In the last six months, Virginia Evans said sometimes her toilets wouldn’t flush or the water coming out the faucets at her Jackson, Mississippi home, was brown and had low pressure.
The water crisis, Evans said, has been so troubling that she remains afraid to drink or cook with it despite state officials lifting a more-than-40-day boil-water notice last month and declaring the water safe.
So when the city mailed her a water bill for nearly $4,000 dated Sept. 9, Evans said she was shocked.
“It’s not fair for anyone, any resident in the city of Jackson,” Evans told CNN. “I don’t know what they need to do but they need to do something because no one should be paying this amount when you’re not even able to use the water.”
Evans is among the many Jackson residents who are complaining of high water bills in the weeks following the most recent crisis that left the majority-Black city without clean drinking water for nearly two months. In some cases, residents say the bills have been so high, they can’t afford them and they are pleading for the city of Jackson, which runs the water system, to offer some relief. Around a quarter of Jackson residents live in poverty.
In a statement to CNN this week, a spokeswoman for the city said its new meters were “reading accurately based on our assessment to date.”
“There are some remaining software-related issues that are creating issues for some residents with new meters,” spokeswoman Melissa Payne said in the statement. “These issues have been identified and work is underway to address the issues.”
The city began installing a new water billing system last year, and a Jackson official told the Clarion-Ledger newspaper most residential customers were charged a flat fee based on an average monthly water usage of $67.50 per household.
Jackson City Council president Ashby Foote said in a text message to CNN that water billing “has been a shortcoming of the city for way too long.”
Still, Foote said that collection revenues were necessary to fund the delivery of water services.
Foote encouraged residents to reach out to the city’s water billing department if they believe their bills are wrong or if they need payment plans.
The city of Jackson has long faced issues with its water system. Residents and activists point to years of systemic neglect as one of the main drivers. Some city leaders have blamed the state for not answering their calls for assistance with upgrading the decrepit water system.
According to the most recent data from the Mississippi Emergency Management Agency, the state’s bill for the Jackson water crisis this year has reached $12.6 million. Bottled water for distribution events accounts for about 25% of that amount.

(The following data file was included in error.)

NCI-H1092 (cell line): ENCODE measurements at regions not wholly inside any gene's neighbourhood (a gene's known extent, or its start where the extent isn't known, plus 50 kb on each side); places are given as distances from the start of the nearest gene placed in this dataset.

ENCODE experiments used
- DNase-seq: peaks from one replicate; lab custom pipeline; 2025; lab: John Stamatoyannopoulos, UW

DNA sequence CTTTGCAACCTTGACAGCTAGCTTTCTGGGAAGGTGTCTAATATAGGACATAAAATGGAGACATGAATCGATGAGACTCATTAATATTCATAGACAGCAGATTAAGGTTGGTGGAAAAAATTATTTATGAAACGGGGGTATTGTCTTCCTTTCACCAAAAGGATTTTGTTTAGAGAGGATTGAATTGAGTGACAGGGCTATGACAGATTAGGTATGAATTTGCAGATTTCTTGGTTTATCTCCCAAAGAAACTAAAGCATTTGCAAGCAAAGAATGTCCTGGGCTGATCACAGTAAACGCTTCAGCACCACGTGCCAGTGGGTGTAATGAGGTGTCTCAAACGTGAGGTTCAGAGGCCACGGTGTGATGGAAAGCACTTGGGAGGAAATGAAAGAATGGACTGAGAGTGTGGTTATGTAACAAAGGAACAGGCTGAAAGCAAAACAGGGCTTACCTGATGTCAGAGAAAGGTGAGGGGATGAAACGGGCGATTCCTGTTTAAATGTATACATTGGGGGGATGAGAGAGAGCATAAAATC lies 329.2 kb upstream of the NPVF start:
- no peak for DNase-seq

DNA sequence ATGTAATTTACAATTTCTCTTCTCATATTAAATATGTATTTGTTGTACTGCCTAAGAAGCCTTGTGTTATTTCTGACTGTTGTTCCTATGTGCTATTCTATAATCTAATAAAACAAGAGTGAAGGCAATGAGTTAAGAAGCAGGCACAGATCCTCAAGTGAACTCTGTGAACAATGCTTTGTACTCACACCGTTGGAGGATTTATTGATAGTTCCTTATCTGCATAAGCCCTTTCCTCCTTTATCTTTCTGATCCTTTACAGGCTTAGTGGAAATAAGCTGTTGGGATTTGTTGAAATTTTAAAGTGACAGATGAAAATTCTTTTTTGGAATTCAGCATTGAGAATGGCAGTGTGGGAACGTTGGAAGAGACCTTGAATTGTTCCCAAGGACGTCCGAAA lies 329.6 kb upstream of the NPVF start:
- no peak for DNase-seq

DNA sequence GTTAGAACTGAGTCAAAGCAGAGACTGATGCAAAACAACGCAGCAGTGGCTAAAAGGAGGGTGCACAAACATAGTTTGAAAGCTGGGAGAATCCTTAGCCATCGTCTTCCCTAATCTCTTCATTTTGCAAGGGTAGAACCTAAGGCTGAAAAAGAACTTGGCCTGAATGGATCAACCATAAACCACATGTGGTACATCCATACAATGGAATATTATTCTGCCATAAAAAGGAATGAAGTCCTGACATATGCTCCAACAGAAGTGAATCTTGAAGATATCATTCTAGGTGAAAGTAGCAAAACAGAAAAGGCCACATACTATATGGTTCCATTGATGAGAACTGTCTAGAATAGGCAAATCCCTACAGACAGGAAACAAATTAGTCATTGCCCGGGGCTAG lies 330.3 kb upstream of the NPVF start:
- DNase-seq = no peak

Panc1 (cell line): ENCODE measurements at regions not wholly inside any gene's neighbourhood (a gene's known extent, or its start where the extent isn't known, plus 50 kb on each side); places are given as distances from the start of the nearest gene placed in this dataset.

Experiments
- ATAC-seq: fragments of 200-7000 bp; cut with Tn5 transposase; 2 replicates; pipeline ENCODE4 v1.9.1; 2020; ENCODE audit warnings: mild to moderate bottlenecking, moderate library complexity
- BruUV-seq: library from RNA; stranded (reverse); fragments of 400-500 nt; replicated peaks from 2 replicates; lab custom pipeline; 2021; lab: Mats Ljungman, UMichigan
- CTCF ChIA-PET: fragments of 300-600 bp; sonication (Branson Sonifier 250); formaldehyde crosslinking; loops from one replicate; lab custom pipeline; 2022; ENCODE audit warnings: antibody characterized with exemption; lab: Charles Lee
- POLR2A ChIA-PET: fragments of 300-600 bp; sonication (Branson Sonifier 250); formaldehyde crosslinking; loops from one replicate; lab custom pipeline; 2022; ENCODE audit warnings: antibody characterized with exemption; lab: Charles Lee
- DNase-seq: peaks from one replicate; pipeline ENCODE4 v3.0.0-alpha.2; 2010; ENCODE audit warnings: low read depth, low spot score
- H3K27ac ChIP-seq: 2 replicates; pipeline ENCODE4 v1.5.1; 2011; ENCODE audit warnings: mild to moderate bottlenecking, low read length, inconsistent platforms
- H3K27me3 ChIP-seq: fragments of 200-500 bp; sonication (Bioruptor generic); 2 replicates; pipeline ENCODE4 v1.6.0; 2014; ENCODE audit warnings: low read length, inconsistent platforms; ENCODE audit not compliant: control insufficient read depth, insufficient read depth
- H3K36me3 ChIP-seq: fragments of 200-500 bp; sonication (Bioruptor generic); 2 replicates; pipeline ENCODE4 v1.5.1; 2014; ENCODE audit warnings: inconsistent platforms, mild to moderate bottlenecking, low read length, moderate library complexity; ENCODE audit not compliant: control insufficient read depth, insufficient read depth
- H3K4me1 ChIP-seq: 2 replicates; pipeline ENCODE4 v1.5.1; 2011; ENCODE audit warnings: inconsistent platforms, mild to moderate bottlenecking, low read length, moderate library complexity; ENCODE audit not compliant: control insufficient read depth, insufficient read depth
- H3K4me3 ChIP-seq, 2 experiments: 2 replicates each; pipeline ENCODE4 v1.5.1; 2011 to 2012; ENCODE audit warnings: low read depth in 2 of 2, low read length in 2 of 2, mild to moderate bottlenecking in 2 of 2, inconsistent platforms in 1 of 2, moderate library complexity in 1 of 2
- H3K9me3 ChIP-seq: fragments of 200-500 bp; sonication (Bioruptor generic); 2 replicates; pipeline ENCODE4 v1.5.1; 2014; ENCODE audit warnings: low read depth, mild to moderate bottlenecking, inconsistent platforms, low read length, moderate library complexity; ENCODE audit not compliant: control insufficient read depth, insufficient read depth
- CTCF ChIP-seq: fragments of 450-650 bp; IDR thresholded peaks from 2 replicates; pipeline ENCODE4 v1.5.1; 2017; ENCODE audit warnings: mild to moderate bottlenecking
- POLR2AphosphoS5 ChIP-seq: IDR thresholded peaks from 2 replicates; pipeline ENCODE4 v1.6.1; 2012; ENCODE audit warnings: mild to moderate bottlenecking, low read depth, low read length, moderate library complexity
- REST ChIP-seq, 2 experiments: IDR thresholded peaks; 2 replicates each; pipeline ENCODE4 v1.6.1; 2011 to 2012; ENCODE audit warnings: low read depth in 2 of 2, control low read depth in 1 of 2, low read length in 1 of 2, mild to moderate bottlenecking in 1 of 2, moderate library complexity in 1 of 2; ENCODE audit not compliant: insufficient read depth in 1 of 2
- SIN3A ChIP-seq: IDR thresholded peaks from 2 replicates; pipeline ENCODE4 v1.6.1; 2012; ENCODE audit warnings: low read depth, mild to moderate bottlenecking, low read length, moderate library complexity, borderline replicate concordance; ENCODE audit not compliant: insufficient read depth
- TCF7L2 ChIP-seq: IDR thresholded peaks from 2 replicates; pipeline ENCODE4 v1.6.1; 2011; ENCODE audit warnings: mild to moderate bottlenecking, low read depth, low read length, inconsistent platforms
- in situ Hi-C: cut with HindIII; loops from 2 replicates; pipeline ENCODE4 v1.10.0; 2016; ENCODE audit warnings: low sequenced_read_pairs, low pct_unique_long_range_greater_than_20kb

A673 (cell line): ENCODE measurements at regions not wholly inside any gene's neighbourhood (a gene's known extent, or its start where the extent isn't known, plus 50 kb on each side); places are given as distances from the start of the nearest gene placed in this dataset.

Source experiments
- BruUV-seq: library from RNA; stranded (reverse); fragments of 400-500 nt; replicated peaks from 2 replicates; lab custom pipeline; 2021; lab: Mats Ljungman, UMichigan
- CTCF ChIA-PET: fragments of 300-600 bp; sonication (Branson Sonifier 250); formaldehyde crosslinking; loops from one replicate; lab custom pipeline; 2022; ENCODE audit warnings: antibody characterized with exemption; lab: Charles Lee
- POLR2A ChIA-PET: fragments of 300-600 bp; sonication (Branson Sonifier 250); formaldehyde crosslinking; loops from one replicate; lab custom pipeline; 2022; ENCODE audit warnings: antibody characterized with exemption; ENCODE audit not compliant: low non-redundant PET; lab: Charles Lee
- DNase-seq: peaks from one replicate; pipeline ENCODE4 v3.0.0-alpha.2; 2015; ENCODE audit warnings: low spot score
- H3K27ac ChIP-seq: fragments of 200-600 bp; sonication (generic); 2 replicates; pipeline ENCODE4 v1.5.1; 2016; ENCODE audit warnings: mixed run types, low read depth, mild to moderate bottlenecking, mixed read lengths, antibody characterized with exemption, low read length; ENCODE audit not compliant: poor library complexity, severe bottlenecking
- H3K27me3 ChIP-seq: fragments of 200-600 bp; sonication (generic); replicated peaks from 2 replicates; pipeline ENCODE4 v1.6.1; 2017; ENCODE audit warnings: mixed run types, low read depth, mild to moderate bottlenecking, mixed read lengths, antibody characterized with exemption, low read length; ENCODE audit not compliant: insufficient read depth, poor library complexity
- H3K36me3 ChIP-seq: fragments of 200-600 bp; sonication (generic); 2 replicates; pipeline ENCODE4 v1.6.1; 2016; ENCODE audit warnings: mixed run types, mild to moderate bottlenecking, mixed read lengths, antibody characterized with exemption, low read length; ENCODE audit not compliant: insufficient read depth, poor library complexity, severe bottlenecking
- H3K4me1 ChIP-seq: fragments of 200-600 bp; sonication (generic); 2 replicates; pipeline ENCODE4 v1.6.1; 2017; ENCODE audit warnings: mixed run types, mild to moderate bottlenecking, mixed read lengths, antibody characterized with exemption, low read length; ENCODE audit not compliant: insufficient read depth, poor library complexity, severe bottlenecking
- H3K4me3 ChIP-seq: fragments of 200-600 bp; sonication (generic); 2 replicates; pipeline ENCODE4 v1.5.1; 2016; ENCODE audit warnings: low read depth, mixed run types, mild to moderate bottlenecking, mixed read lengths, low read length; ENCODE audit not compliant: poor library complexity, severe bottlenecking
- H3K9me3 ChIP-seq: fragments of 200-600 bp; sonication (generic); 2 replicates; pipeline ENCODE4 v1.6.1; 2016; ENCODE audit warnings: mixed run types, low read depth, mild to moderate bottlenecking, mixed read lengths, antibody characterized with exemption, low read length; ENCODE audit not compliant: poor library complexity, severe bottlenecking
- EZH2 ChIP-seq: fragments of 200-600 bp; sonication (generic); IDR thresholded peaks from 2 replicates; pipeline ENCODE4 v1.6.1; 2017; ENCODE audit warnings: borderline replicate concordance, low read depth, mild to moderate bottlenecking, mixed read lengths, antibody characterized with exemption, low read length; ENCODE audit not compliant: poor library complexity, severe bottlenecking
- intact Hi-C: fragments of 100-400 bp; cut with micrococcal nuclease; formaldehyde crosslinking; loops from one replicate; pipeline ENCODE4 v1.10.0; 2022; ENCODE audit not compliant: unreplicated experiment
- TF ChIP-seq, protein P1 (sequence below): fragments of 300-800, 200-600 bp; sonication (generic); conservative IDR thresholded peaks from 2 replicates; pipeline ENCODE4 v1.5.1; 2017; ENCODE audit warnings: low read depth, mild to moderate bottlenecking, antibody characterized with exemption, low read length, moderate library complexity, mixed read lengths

‘We are frustrated’
Some residents say they have tried to get help with their water bills but haven’t had any luck.
Evans said she contacted the city and was directed to an agency that provides financial assistance for residents in need. The agency told her it needed information from the water department, she said, adding the department told her it doesn’t provide that information. She is still waiting to hear back about whether she will get help. Evans said her water bills have fluctuated in the past and she’s been billed inconsistently. However, she said she thought after the recent crisis, the city would offer some grace.
“Like everyone else that’s here, we are frustrated,” Evans said.
Annie Brown said she received a $700 water bill in September and can’t afford to pay it. She is in the process of applying for bill assistance from a local group. Brown, who is disabled, said her water is still brown some days and she can’t believe the city would bill her for water after there have been so many issues with it.
“My story is that you’re trying to pay for somebody else’s mistake,” Brown said. “I don’t know what’s going on in this city.”
Another resident, Laura Crowley, said her September water bill was $93 compared to $37 the prior month. While Crowley was able to pay the bill, she still didn’t think it should have increased after the city faced a water crisis. Crowley said some Jackson residents, including herself, are still boiling their water as a precaution because the city has issued so many boil-water advisories in recent years.
“It’s not fair because of the simple fact that we didn’t have (clean) water for a long time and we couldn’t use our water but then our water bill is steady going up,” Crowley said. “They don’t care about us. They don’t care about the poor. They don’t care about the people that’s trying to work and take care of their bills.”
CNN’s Jade Gordon and Chuck Johnston contributed.